1950 Willys Jeepster - Factory Powered Straight 6 - A/C - America's Last Phaeton

Price: US $5,000.00 Item location: Charleston, South Carolina, United States
  • Condition: Used
  • Make: Willys
  • Model: Jeepster
  • Type: Convertible
  • Year: 1950
  • Mileage: 72,940
  • VIN: 673VJ10096
  • Color: Gray
  • Engine size: "Lightning" Straight Six
  • Number of cylinders: 6
  • Power options: Air Conditioning
  • Fuel: Gasoline
  • Transmission: Manual
  • Drive type: RWD
  • Interior color: Tan
  • Options: CD Player, Convertible, Leather Seats
  • Vehicle Title: Clear
  • Want to buy? Contact seller!

1950 Willys Jeepster

Can there be a more American car than the Willys Jeepster? Imagine the post-war American automotive world: the big three are still getting used to civilian production after a multi-year hiatus producing for the war and everyone else is more or less in the same boat, but without government backing. Though Ford ultimately picked up most Jeep production for the war, Willys still owned the name when things got commercial. This left Willys with a golden opportunity to jump start their market share with the image of American victory still fresh in everyone's mind. What was one of the most recognizable pieces of equipment during the war? What piece of equipment was as clear of an indicator of friend or foe as any flag? What vehicle still, to this day, brings smiles to the faces of those where that simple, yet persistent little contraption meant the “Good Guys” had arrived? This is none other than the American Jeep.

So this makes it very clear as to why Willys was on such a good position. People new about the *American* Jeep. Sure, Ford may have tried their hardest to have every piece of their Jeeps say “Ford” on them, but when it came time to do business, Willys was the one in control of the name. This meant that CJ (Civilian Jeep) production was just the most logical decision for Willys. After a few years of CJ production, Willys set their sights on the passenger car market and more specifically the market of war veterans looking for a new car. While the Jeepster may have been received with mixed reviews (Jeep fans didn’t understand the purpose of a two wheel drive Jeep and everyone else picked other similarly priced cars with V8 engines and better dealer networks), there is no doubt it was the most American vehicle on the market.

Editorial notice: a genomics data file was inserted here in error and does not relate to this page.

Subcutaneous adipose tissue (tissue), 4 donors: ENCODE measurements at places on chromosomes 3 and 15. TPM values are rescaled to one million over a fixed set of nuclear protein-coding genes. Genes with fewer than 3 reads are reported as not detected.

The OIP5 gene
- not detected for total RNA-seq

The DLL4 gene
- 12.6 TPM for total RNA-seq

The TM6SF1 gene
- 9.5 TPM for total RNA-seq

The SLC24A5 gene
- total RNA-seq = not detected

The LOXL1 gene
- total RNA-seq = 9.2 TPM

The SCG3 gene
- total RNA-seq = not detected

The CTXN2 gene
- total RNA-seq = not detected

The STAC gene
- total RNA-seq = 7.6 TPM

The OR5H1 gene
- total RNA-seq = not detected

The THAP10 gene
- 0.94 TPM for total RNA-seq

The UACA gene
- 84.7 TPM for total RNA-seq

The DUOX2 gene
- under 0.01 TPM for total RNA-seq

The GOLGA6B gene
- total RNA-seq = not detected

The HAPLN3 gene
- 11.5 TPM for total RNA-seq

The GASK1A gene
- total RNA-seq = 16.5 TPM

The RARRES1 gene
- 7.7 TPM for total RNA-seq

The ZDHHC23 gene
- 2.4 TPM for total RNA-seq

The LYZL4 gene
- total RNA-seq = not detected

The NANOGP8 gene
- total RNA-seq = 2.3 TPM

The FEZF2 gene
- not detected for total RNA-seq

The Jeepster was built using several components from CJ production (out of necessity because Willys was incapable of producing much else at the time), but designer Brooks Stevens was able to make the Jeepster very sporty with features like white wall tires, lots of chrome trim, and a bit more luxury inside than what most people were used to seeing in a Jeep. By the time production cars were ready, Brooks Stevens had created what is often regarded as “America’s Last Phaeton”

Up for sale is a 1950 Willys Jeepster with the especially desirable “Lightning” straight six and a three speed, column mounted shifter. This car was purchased by my father out of Hemmings Motor News about a year ago. The car was owned by a hedge fund manager from New Jersey and was only used for getting ice cream on nice summer evenings. The previous owner had the car restored in 1998 that included paint, an engine rebuild, and refurbishment of the interior. During the restoration, air conditioning was added to keep things cool during those summer cruises. Photographs and some documentation from the restoration have been retained and are included with the car.